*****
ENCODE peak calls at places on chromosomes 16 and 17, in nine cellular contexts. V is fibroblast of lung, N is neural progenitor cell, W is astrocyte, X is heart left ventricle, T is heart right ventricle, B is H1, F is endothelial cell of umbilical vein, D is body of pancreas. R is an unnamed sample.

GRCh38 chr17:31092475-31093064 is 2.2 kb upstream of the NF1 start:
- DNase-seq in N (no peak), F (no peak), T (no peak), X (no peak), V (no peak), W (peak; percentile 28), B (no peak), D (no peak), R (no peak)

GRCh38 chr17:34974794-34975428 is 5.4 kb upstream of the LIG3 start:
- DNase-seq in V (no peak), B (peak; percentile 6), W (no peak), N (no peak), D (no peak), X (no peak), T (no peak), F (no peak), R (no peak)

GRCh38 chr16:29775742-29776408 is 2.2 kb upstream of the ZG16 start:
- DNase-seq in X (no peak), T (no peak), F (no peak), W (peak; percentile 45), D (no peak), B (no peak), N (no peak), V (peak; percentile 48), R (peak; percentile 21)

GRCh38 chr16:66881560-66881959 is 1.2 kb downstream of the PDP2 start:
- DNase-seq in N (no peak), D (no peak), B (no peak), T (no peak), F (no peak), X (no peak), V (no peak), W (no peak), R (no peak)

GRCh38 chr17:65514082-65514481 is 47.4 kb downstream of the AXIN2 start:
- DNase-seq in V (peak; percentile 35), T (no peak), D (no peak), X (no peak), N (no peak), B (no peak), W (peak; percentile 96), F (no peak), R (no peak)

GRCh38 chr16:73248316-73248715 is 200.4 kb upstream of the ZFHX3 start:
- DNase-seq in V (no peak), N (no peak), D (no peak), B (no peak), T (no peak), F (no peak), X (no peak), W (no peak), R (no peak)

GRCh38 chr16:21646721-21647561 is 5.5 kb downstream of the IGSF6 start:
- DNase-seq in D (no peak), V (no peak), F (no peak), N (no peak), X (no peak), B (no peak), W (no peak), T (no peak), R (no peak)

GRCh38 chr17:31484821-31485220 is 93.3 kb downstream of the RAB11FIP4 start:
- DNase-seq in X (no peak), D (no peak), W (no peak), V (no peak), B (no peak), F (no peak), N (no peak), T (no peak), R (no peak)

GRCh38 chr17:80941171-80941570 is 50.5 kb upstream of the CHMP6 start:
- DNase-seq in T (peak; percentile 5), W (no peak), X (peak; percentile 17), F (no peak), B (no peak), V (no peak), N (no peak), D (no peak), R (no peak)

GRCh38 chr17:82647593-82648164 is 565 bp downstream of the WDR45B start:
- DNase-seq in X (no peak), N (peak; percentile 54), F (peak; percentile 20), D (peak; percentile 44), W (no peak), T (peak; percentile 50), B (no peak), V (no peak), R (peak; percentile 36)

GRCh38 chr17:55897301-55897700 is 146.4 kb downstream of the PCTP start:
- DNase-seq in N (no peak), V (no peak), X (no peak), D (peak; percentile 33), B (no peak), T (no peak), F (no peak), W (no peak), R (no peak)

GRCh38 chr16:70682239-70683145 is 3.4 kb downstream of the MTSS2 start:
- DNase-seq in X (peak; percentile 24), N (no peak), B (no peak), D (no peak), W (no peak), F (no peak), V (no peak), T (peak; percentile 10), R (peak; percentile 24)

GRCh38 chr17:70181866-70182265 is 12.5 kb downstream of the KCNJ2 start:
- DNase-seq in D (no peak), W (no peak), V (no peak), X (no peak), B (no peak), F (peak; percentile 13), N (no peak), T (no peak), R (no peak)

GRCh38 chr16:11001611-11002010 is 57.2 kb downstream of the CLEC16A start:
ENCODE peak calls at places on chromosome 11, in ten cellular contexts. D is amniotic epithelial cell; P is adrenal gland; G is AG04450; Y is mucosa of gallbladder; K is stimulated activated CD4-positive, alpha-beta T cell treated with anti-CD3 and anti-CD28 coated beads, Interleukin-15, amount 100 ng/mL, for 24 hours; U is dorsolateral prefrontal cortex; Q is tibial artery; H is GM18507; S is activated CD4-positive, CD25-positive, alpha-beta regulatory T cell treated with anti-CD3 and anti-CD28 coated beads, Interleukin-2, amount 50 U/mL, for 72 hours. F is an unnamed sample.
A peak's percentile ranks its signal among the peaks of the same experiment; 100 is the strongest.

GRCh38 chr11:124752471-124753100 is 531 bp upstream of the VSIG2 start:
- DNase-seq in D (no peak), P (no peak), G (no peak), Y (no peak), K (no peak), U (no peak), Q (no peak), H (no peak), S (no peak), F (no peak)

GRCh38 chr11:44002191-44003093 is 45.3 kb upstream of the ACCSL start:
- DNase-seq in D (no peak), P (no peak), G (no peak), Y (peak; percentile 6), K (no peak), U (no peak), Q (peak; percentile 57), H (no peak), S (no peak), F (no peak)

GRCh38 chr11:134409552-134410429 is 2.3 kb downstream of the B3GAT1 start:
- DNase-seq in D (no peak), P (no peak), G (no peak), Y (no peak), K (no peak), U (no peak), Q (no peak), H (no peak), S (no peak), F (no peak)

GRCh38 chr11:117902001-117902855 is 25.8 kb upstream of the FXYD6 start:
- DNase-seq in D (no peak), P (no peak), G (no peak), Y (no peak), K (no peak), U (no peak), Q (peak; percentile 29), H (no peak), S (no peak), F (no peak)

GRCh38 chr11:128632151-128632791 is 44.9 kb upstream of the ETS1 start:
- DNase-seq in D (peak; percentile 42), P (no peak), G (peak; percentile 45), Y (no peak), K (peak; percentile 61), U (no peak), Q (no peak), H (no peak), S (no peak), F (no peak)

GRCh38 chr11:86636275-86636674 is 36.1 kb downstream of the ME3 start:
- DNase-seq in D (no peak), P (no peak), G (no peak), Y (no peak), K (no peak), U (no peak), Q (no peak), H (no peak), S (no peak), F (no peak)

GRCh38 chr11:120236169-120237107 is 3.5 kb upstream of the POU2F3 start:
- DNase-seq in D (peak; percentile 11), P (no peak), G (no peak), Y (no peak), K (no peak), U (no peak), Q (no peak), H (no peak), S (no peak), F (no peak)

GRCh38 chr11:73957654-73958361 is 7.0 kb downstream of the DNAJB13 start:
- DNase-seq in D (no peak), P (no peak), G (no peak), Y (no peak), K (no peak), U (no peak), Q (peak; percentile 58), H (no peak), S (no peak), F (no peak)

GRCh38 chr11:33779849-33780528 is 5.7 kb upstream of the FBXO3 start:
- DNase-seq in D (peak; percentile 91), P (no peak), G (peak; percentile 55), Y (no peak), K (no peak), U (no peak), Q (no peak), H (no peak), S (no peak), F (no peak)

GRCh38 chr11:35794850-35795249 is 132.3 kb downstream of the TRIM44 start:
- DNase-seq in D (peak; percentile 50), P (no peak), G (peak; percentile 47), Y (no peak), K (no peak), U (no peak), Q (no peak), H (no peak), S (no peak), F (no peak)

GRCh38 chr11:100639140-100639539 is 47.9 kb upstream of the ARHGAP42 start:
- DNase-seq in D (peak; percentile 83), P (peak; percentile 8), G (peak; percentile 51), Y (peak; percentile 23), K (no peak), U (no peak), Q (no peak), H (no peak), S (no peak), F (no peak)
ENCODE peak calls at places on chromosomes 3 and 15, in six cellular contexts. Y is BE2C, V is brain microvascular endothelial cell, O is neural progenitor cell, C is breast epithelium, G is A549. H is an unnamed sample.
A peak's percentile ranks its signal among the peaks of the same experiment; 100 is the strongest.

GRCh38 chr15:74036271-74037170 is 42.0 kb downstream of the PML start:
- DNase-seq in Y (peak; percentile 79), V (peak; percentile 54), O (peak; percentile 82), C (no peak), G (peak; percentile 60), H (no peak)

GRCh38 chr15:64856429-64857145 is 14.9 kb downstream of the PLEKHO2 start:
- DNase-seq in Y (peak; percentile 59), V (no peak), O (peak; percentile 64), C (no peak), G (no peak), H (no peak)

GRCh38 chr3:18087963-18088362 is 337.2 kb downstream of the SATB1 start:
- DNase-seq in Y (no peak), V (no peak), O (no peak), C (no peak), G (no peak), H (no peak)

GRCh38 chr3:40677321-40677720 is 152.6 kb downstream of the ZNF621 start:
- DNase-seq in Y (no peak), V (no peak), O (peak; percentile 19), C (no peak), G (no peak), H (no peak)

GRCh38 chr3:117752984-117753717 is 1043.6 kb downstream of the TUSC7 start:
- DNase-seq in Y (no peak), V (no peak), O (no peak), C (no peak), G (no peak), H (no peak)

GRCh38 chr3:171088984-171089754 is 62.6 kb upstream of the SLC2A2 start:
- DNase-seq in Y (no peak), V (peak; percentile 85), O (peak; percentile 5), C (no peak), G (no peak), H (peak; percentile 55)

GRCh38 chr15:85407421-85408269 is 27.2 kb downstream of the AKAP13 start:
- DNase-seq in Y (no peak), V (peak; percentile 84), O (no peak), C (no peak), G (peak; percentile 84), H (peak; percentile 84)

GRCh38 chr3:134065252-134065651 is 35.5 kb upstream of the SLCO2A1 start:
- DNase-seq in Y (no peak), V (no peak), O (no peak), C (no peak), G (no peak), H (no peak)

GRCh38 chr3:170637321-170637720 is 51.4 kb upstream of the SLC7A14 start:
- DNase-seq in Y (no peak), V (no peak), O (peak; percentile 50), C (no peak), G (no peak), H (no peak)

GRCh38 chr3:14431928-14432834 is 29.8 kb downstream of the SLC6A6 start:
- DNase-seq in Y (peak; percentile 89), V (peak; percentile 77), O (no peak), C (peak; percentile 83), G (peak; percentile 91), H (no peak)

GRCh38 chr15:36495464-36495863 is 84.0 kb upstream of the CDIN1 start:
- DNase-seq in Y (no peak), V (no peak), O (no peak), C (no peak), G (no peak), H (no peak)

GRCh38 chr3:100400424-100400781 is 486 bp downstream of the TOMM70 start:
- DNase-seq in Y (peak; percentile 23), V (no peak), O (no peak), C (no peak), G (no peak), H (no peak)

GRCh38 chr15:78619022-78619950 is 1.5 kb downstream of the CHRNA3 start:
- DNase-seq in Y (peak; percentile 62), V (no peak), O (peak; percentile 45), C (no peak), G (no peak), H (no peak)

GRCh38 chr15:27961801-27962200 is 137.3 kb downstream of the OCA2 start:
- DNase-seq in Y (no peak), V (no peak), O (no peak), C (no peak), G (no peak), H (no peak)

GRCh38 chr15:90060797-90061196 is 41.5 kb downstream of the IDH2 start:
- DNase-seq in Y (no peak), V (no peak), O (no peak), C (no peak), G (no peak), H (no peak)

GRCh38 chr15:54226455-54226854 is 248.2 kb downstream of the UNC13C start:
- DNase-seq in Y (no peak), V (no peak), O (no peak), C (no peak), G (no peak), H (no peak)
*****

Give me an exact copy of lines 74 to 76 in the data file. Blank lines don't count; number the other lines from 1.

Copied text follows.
- DNase-seq in Y (peak; percentile 89), V (peak; percentile 77), O (no peak), C (peak; percentile 83), G (peak; percentile 91), H (no peak)

GRCh38 chr15:36495464-36495863 is 84.0 kb upstream of the CDIN1 start:
- DNase-seq in Y (no peak), V (no peak), O (no peak), C (no peak), G (no peak), H (no peak)